The SCS Committee on the Awards for Excellence in the Teaching of Classics at the College Level has revised the guidelines for award nomination. One to three awards for excellence in the teaching of Classics will be given to college and university teachers from the United States and Canada. Thanks to a very generous gift to the Society’s Gatekeeper to Gateway Campaign for the Future of Classics from Daniel and Joanna Rose each winner will receive a certificate of award and a cash prize of $500. In addition, each winner’s institution will receive $200 to purchase educational resources selected by the winner. The awards will be presented at the Plenary Session of the Annual Meeting in Washington, D.C., in January 2020.

New nomination process for 2019: In order to simplify the nomination process, increase the number of nominations, and encourage the submission of comparable information for each candidate, a new nomination process is being piloted for 2019 (see below). Feedback on changes is welcome and may be sent to the Executive Director.

For more information about the award, you can visit the page here: https://classicalstudies.org/awards-and-fellowships/awards-excellence-teaching-classics-college-level-0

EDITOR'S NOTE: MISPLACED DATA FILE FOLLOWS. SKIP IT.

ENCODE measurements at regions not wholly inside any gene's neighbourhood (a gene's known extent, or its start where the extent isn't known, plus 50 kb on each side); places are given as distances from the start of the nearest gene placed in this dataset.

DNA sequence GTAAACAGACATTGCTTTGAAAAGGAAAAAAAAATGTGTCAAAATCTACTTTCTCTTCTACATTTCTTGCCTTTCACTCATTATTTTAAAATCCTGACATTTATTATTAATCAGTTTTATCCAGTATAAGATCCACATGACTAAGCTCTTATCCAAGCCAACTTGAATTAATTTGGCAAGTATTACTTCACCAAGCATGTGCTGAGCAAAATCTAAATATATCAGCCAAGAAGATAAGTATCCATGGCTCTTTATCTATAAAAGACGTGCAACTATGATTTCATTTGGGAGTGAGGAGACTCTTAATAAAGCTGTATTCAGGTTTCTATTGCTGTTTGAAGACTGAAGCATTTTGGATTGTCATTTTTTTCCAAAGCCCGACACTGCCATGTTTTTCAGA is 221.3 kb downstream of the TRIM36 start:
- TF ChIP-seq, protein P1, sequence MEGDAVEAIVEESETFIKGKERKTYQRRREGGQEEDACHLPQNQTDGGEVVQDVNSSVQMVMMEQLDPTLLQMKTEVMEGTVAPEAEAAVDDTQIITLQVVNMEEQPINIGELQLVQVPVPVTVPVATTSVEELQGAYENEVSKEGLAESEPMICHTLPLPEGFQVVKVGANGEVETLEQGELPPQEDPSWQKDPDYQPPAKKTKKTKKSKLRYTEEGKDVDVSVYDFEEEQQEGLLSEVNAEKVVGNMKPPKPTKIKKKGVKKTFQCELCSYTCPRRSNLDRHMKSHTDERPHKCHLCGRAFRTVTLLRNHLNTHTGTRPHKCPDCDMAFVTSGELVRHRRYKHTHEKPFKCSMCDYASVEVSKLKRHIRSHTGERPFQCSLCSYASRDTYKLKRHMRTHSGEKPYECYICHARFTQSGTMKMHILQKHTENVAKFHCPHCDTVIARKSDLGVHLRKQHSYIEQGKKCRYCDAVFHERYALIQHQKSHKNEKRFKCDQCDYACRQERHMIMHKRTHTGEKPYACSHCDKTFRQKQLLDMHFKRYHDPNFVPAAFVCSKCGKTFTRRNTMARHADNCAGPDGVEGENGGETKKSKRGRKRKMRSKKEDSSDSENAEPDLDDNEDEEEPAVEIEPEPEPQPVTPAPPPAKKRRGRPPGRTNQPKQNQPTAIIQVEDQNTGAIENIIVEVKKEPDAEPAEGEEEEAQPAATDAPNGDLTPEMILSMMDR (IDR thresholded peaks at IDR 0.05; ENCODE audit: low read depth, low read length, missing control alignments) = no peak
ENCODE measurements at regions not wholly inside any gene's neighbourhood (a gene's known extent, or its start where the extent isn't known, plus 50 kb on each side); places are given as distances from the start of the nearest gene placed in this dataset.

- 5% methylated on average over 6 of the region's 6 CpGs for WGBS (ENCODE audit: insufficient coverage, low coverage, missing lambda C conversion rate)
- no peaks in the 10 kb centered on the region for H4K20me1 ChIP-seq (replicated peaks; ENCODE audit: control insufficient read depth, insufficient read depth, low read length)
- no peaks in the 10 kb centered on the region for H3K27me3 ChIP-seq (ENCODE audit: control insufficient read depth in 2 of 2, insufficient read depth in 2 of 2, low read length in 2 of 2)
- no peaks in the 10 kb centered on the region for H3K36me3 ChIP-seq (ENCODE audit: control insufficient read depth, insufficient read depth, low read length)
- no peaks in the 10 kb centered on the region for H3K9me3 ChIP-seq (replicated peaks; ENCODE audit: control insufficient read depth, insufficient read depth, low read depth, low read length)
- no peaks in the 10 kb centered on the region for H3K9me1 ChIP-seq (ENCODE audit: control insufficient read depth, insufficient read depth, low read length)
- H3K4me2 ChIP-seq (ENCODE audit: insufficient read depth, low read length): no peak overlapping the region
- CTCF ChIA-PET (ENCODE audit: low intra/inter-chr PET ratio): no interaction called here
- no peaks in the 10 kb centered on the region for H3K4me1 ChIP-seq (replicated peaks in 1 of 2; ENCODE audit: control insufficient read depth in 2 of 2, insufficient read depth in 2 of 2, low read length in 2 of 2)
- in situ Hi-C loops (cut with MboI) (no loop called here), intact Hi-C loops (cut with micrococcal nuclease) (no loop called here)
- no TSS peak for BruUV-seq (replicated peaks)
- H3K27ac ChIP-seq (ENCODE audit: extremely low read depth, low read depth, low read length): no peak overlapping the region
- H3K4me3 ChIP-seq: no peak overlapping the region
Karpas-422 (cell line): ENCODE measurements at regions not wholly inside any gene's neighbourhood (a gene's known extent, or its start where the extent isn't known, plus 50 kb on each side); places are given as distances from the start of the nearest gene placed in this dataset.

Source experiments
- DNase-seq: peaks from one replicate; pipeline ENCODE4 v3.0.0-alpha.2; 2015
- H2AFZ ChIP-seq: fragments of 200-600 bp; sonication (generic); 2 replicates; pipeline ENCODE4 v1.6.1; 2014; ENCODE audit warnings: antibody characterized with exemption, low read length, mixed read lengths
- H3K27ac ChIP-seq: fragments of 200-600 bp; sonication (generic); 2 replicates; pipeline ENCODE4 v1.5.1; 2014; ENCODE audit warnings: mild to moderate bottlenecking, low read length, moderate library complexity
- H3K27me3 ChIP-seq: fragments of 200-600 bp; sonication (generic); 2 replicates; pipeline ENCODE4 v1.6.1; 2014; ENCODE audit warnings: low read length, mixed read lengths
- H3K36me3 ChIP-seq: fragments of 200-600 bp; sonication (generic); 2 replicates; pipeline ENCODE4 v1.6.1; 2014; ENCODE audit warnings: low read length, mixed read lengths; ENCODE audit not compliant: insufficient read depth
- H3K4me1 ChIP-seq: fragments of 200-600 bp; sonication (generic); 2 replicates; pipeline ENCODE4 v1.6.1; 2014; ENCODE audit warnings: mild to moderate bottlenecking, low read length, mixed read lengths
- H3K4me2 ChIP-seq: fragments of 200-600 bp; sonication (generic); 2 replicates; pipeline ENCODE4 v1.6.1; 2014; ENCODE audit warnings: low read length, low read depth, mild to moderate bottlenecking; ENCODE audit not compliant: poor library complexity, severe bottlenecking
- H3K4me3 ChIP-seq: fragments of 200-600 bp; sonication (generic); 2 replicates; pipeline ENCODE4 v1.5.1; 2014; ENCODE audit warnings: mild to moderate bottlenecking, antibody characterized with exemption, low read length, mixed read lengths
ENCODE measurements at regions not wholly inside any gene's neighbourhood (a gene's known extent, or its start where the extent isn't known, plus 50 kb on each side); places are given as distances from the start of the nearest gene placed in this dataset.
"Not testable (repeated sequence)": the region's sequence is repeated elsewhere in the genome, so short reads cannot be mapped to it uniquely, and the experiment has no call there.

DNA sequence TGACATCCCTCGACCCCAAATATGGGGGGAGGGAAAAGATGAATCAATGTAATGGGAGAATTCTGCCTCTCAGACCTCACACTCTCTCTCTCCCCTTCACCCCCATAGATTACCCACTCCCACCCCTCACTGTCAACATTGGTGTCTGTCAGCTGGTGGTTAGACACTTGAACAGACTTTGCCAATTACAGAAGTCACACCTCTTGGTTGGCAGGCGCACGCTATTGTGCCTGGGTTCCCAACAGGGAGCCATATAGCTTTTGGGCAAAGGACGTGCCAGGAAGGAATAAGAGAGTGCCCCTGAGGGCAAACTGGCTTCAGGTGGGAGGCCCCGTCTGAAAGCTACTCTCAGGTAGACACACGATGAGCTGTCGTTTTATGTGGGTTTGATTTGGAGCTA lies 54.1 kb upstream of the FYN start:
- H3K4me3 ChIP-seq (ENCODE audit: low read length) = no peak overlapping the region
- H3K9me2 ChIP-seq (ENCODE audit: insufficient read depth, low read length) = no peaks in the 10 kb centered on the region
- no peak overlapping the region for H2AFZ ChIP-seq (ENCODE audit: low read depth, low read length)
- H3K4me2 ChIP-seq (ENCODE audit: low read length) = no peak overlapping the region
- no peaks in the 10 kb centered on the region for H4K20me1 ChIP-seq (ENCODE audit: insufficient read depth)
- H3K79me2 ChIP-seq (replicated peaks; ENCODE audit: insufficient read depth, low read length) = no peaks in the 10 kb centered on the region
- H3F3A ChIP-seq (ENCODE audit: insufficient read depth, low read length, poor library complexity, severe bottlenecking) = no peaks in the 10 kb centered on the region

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View full article. | Posted in SCS Announcements on Fri, 08/02/2019 - 1:02pm by Erik Shell.
Header Image: Late antique mosaic likely depicting Theseus sailing away from the Labyrinth (Utica, Tunisia, 3rd C CE, now at the University of Pennsylvania Museum of Archaeology and Anthropology. Image by Sarah E. Bond).

'Addressing the Divide' is a new series of columns that looks at the ways in which the modern field of Classics was constructed and then explores ways to identify, modify, or simply abolish the lines between fields in order to embrace broader ideas of what Classics was, is, and could be. This month, Kathryn Topper addresses the divisions between Art History and Classics.

For specialists in Greek and Roman art, professional life is an endless navigation of disciplinary divides. Often it seems like we belong to a disciplinary no man’s land – too archaeological for other art historians, too art historical for field archaeologists, and too visual for text-oriented Classicists whose training has predisposed them to doubt the intellectual seriousness of scholars who study something as seemingly straightforward as pictures.